1957 – An Irish Republican Army (IRA) unit attacks Brookeborough RUC barracks in one of the most famous incidents of the IRA’s Operation Harvest.

The Border Campaign (12 December 1956 – 26 February 1962) was a campaign of guerrilla warfare (codenamed Operation Harvest) carried out by the Irish Republican Army (IRA) against targets in Northern Ireland, with the aim of overthrowing that state and creating a united Ireland. Popularly referred to as the Border Campaign, it was also referred to as the “Resistance Campaign” by some republican activists. The campaign was a military failure, but for some of its members, the campaign was justified as it had kept the IRA engaged for another generation. This was the third republican campaign against Northern Ireland. The first took place during the Irish War of Independence, the second took place during 1942-1944, and the fourth took place during 1969-1997.


Seán South (Seán Sabhat; 1928 – 1 January 1957) was a member of an IRA military column led by Sean Garland on a raid against a Royal Ulster Constabulary barracks in Brookeborough, County Fermanagh on New Year’s Day, 1957. South died of wounds sustained during the raid along with another volunteer, Fergal O’Hanlon.

Early life:

Seán South was born in Limerick where he was educated at Sexton Street Christian Brothers School, later working as a clerk in a local wood-importing company. South was a member of a number of organisations including the Gaelic League, Legion of Mary, Clann na Poblachta and Sinn Féin. In Limerick he founded the local branch of Maria Duce, a radical Catholic organisation, where he also edited both An Gath and An Giolla. He had received military training as a lieutenant of the Irish army reserve, the LDF which would later become the FCA (An Fórsa Cosanta Áitiúil or Local Defence Force), before he became a volunteer in the Irish Republican Army.

South was a dedicated Catholic, being a member of An Réalt (the Irish-speaking chapter of the Legion of Mary). He was also a member of the Knights of Columbanus. Though it is often claimed (notably by his biographer, Mainchín Seoighe) that he was a member of the fascist party Ailtirí na hAiséirighe, no evidence exists to support this assertion.


On New Year’s Day 1957, fourteen IRA volunteers crossed the border into County Fermanagh to launch an attack on a joint RUC/B Specials barracks in Brookeborough. During the attack a number of volunteers were injured: two fatally. Fergal O’Hanlon and Seán South died of their wounds as they were making escape. The two dead Volunteers were carried into an old sandstone barn by their comrades which was later demolished by a British army jeep. The stone from the barn was later used to build a memorial at the site to the volunteers.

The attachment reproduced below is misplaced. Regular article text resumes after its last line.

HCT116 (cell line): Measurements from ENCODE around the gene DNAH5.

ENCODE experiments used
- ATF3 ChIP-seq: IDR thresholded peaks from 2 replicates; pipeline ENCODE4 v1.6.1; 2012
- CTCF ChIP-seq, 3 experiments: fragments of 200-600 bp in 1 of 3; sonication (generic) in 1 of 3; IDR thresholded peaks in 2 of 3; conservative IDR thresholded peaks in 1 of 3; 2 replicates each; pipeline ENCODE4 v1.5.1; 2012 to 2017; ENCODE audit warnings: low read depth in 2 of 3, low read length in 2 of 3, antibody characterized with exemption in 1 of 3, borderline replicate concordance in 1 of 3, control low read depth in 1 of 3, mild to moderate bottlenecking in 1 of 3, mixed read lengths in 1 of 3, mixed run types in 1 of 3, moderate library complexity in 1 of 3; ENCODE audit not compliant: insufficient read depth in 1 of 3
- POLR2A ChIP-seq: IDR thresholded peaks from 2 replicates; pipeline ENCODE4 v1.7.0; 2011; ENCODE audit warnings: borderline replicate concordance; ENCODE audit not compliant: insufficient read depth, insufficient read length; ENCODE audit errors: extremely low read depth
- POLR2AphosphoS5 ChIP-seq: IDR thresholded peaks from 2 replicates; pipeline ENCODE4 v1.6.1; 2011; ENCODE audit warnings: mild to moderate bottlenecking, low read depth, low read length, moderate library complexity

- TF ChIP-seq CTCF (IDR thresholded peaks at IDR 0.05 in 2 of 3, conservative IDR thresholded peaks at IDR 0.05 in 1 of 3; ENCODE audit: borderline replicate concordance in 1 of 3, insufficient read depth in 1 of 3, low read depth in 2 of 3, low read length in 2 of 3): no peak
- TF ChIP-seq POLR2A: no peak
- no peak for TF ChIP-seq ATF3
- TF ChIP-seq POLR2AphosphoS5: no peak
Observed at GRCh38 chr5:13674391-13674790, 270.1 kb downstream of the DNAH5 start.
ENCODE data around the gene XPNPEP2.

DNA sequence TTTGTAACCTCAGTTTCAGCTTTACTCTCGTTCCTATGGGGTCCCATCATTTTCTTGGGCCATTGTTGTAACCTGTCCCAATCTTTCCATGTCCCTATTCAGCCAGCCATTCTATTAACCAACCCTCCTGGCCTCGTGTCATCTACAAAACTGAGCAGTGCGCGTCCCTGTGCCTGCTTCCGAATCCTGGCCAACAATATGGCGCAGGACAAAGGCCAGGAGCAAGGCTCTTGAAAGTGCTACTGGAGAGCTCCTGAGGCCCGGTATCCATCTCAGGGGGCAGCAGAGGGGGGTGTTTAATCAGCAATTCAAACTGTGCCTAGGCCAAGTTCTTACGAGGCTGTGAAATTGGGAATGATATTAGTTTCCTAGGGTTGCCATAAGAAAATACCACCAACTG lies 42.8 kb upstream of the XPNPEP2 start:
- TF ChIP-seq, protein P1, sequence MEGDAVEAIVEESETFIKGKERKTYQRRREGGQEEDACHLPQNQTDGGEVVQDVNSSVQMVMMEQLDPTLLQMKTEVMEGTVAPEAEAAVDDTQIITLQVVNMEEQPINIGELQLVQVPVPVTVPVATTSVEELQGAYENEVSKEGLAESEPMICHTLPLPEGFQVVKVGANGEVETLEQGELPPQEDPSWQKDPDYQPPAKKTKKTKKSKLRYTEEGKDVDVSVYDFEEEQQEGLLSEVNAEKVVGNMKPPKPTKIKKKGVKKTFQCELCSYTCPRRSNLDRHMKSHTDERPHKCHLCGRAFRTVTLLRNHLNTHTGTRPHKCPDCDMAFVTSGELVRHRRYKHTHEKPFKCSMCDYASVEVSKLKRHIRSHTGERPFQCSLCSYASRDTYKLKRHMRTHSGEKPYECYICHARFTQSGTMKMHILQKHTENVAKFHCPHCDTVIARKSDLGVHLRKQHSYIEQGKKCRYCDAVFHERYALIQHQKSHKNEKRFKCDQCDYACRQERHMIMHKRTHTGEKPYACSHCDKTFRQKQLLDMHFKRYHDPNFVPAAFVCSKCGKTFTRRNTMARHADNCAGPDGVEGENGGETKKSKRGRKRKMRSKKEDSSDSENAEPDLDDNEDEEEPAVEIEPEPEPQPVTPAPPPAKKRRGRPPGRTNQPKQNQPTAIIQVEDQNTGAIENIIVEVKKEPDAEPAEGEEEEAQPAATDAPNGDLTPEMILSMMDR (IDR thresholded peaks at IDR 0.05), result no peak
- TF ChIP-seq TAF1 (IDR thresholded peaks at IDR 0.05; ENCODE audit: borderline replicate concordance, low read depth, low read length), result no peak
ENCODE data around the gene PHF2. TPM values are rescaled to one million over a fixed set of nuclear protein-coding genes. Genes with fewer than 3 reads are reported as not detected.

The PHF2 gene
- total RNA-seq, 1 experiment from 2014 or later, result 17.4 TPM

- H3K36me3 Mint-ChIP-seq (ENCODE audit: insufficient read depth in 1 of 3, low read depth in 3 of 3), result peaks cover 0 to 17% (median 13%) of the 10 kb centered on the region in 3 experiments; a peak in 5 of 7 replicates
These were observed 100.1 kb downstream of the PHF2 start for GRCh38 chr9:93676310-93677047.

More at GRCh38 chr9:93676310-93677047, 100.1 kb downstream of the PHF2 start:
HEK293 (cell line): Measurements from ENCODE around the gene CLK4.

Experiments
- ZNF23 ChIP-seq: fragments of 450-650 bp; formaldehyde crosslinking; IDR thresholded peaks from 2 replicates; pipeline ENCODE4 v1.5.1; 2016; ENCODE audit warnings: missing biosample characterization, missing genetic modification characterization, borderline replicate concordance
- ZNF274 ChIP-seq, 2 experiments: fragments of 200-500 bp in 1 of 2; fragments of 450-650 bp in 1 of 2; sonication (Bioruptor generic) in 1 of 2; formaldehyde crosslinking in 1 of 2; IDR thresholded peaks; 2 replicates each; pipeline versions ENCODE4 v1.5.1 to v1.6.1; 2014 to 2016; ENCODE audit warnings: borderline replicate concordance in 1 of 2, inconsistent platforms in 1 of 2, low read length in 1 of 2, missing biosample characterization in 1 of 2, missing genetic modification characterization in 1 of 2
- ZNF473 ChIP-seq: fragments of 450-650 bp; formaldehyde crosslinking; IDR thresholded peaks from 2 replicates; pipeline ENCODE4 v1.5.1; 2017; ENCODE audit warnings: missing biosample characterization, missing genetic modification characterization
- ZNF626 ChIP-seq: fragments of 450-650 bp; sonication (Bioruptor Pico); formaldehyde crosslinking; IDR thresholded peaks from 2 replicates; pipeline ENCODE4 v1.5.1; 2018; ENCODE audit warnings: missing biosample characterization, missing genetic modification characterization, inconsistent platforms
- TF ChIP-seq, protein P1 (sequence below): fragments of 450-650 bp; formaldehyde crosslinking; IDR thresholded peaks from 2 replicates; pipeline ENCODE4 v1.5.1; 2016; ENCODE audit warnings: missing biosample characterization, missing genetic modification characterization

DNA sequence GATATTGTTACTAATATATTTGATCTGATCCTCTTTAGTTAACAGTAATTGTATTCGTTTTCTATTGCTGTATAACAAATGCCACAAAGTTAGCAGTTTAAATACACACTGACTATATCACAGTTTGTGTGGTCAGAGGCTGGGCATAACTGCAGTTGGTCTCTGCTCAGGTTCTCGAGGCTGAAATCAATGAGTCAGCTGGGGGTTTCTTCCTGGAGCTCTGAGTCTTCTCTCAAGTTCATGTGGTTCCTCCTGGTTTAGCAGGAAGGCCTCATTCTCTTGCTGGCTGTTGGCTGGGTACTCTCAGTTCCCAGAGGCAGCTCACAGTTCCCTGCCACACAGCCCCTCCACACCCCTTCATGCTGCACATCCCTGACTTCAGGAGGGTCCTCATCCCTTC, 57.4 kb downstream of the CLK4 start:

The attack on the barracks inspired two popular rebel songs: ‘Seán South of Garryowen’ and ‘The Patriot Game ‘.

“Sean South”, also known as “Sean South of Garryowen”, written by Sean Costelloe, County Limerick to the tune of another republican ballad “Roddy McCorley” and made famous by the Wolfe Tones. The popularity of this song has led to the misconception that South was from Garryowen, a suburb in Limerick city. In fact, this was used in context of Limerick. South was actually from 47 Henry Street in Limerick.

Dominic Behan’s 1961 song The Patriot Game commemorating the other fatality, Fergal O’Hanlon.


Feargal O’Hanlon (Feargal Ó hAnnluain (b. 2 February 1936, Ballybay, County Monaghan – d. 1 January 1957, Brookeborough, County Fermanagh) was a mem-ber/volunteer in the Pearse Column of the Irish Republican Army.

A keen Irish language activist from a staunchly republican family, Feargal O’Hanlon was a draughtsman employed by Monaghan County Council, and was a Gaelic footballer.

Aged 20, he was killed along with Seán South while taking part in an attack on the Royal Ulster Constabulary barracks in Brookeborough, County Fermanagh during the Border Campaign. Several other IRA members were wounded in the botched attack. The IRA fled the scene in a dump truck. They abandoned it near the border. They left South and O’Hanlon, both then unconscious, in a cow byre, and crossed into the Republic of Ireland on foot for help for their comrades. The wounded IRA men were treated as “car crash victims” by sympathetic staff in the Mater Misericordiae Hospital in Dublin

O’Hanlon’s mother remained firmly committed to the IRA and was hurt by the suggestion that there was an alternative to IRA activity or that her son was anything other than an Irish hero.

A marble monument now stands at the spot where South and O’Hanlon lost their lives. An annual lecture has been held in memory of O’Hanlon since 1982, and approximately 500 people attended a 50th commemoration of the men’s deaths in January 2007 in Limerick.

A fictionalized O’Hanlon is the narrator of Dominic Behan’s ballad, “The Patriot Game”.

His sister Pádraigín Uí Mhurchadha is now a Sinn Féin Councillor on Monaghan Urban Council.

Photo: Sean South (left), Feargal O’Hanlon (right)



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